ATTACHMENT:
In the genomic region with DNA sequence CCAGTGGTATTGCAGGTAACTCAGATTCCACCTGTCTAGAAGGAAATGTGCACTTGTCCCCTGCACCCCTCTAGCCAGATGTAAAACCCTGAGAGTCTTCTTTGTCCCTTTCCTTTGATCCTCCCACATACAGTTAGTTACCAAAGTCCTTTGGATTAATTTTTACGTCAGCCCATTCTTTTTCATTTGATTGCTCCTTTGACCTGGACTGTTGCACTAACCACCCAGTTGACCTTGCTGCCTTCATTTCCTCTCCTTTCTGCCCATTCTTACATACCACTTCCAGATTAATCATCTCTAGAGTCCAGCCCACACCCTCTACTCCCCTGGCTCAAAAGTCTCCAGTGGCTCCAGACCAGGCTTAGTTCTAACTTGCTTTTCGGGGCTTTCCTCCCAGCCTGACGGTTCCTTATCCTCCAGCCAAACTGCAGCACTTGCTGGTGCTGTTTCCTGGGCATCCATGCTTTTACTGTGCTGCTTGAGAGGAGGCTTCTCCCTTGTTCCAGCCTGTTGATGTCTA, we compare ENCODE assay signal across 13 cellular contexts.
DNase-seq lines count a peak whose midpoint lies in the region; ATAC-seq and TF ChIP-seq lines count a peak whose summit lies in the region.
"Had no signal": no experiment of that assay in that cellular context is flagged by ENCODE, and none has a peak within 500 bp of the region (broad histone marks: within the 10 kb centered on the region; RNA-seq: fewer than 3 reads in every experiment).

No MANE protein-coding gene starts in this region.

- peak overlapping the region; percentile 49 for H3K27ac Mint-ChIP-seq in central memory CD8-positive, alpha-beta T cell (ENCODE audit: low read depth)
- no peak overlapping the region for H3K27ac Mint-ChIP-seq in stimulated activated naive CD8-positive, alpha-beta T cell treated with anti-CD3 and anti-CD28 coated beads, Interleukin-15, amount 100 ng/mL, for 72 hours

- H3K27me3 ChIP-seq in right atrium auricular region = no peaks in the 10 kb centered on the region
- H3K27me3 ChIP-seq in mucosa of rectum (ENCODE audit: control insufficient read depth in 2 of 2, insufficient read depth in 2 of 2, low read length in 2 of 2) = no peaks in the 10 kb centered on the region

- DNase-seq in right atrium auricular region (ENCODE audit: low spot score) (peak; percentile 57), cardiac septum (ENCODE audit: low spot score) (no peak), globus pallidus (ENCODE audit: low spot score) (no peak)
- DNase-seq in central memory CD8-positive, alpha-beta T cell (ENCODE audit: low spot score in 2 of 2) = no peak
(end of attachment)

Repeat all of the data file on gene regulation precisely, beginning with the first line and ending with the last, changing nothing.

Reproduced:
In the genomic region with DNA sequence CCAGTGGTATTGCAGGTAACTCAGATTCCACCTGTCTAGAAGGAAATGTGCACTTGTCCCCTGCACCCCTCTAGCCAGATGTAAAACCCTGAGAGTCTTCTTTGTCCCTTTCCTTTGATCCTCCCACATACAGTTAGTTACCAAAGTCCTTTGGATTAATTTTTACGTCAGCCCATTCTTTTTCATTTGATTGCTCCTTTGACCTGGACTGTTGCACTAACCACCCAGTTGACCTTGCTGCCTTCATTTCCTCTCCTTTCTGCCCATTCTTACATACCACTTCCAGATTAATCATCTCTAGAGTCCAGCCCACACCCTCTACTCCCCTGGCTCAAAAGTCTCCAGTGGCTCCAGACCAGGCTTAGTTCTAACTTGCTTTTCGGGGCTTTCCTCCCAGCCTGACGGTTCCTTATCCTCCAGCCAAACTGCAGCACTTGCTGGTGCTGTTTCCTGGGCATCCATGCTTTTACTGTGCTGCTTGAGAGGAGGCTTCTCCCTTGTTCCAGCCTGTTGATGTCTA, we compare ENCODE assay signal across 13 cellular contexts.
DNase-seq lines count a peak whose midpoint lies in the region; ATAC-seq and TF ChIP-seq lines count a peak whose summit lies in the region.
"Had no signal": no experiment of that assay in that cellular context is flagged by ENCODE, and none has a peak within 500 bp of the region (broad histone marks: within the 10 kb centered on the region; RNA-seq: fewer than 3 reads in every experiment).

No MANE protein-coding gene starts in this region.

- peak overlapping the region; percentile 49 for H3K27ac Mint-ChIP-seq in central memory CD8-positive, alpha-beta T cell (ENCODE audit: low read depth)
- no peak overlapping the region for H3K27ac Mint-ChIP-seq in stimulated activated naive CD8-positive, alpha-beta T cell treated with anti-CD3 and anti-CD28 coated beads, Interleukin-15, amount 100 ng/mL, for 72 hours

- H3K27me3 ChIP-seq in right atrium auricular region = no peaks in the 10 kb centered on the region
- H3K27me3 ChIP-seq in mucosa of rectum (ENCODE audit: control insufficient read depth in 2 of 2, insufficient read depth in 2 of 2, low read length in 2 of 2) = no peaks in the 10 kb centered on the region

- DNase-seq in right atrium auricular region (ENCODE audit: low spot score) (peak; percentile 57), cardiac septum (ENCODE audit: low spot score) (no peak), globus pallidus (ENCODE audit: low spot score) (no peak)
- DNase-seq in central memory CD8-positive, alpha-beta T cell (ENCODE audit: low spot score in 2 of 2) = no peak